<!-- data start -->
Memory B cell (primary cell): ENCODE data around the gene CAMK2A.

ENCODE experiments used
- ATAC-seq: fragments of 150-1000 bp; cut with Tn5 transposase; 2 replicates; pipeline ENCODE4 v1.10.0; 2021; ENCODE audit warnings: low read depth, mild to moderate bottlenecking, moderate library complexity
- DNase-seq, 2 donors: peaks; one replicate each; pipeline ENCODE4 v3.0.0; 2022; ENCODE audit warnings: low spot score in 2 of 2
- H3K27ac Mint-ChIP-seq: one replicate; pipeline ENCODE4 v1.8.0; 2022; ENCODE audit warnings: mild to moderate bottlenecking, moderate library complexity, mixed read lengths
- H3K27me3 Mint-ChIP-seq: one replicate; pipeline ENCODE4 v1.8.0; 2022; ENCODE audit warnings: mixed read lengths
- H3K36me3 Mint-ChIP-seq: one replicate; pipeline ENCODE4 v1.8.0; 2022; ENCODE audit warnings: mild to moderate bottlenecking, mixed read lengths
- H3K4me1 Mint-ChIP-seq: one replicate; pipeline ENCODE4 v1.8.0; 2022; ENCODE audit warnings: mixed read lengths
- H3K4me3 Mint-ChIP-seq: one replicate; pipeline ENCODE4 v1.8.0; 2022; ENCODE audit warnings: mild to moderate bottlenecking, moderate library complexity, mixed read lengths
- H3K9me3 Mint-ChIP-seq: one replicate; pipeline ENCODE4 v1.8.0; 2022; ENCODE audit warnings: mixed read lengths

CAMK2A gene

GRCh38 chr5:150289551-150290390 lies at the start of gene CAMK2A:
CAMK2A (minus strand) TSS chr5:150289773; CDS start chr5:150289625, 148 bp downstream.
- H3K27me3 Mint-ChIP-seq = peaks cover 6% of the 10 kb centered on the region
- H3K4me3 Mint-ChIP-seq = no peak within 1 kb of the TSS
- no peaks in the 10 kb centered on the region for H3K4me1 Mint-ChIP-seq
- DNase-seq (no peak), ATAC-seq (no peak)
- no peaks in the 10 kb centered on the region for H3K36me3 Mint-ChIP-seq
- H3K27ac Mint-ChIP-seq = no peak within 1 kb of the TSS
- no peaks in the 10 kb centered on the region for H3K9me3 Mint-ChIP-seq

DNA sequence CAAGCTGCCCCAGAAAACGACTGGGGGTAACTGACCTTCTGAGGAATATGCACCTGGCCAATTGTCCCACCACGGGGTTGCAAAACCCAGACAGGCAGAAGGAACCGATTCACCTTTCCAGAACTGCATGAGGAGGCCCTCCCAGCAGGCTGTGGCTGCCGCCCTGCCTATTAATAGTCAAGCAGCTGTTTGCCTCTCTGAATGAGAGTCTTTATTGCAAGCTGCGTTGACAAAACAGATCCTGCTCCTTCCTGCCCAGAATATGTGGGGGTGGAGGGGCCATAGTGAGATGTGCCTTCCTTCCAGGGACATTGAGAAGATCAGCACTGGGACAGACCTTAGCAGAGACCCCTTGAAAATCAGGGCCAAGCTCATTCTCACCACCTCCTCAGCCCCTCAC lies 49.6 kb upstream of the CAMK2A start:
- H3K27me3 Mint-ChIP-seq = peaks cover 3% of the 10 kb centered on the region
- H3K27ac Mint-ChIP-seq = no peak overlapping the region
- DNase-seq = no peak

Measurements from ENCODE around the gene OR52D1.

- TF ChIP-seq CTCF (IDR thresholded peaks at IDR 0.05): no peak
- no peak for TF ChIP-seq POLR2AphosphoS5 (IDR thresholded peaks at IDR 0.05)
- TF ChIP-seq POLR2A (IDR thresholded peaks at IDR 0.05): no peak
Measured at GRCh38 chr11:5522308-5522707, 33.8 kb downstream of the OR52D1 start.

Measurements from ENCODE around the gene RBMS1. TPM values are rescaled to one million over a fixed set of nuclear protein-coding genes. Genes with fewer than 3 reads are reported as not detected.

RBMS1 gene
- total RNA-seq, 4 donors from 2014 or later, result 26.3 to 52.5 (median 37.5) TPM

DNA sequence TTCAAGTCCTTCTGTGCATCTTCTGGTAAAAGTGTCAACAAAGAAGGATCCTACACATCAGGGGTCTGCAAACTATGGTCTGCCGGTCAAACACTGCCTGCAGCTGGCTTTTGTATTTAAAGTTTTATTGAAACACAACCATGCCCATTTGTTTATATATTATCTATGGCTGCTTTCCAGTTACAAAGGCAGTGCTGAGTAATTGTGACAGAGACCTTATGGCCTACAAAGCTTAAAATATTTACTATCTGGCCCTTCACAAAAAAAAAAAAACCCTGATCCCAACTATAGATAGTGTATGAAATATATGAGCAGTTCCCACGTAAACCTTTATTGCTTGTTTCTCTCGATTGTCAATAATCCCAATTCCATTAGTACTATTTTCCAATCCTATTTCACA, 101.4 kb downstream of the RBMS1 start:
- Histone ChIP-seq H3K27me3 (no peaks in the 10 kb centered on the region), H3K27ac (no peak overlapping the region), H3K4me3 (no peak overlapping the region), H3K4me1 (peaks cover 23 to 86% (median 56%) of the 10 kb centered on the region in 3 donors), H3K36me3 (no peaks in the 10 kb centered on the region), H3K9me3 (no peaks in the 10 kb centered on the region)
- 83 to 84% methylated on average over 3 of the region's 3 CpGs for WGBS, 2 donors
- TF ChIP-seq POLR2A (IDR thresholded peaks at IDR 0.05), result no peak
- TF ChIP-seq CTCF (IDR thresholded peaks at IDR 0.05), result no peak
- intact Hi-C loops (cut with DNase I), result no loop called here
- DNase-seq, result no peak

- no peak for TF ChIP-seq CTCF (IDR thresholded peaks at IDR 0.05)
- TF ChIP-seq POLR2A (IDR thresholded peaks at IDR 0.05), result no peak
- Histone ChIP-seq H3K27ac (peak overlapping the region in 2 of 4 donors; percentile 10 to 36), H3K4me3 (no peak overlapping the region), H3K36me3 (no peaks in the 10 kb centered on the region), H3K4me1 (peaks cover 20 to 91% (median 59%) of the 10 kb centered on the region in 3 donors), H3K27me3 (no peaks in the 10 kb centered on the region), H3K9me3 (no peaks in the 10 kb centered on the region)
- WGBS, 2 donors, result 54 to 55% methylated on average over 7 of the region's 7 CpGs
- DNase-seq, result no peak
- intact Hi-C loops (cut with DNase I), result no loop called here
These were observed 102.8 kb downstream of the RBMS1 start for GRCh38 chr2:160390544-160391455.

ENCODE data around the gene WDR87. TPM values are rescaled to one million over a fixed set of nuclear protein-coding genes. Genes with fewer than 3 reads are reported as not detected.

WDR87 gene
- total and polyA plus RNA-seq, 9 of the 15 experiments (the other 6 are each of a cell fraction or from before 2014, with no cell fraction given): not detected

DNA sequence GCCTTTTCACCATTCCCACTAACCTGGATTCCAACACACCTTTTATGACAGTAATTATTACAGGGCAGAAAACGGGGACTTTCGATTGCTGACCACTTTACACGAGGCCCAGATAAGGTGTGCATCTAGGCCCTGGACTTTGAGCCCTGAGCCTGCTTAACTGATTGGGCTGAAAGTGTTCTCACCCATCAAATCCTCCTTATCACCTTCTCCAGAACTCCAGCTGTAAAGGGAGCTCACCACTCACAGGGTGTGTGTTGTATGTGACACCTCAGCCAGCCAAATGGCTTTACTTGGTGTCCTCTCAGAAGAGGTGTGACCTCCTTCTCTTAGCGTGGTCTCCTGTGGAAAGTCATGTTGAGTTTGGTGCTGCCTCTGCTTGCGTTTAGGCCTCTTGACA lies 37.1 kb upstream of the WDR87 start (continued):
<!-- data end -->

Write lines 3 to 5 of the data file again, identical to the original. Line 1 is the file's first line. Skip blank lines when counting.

- ATAC-seq: fragments of 150-1000 bp; cut with Tn5 transposase; 2 replicates; pipeline ENCODE4 v1.10.0; 2021; ENCODE audit warnings: low read depth, mild to moderate bottlenecking, moderate library complexity
- DNase-seq, 2 donors: peaks; one replicate each; pipeline ENCODE4 v3.0.0; 2022; ENCODE audit warnings: low spot score in 2 of 2
- H3K27ac Mint-ChIP-seq: one replicate; pipeline ENCODE4 v1.8.0; 2022; ENCODE audit warnings: mild to moderate bottlenecking, moderate library complexity, mixed read lengths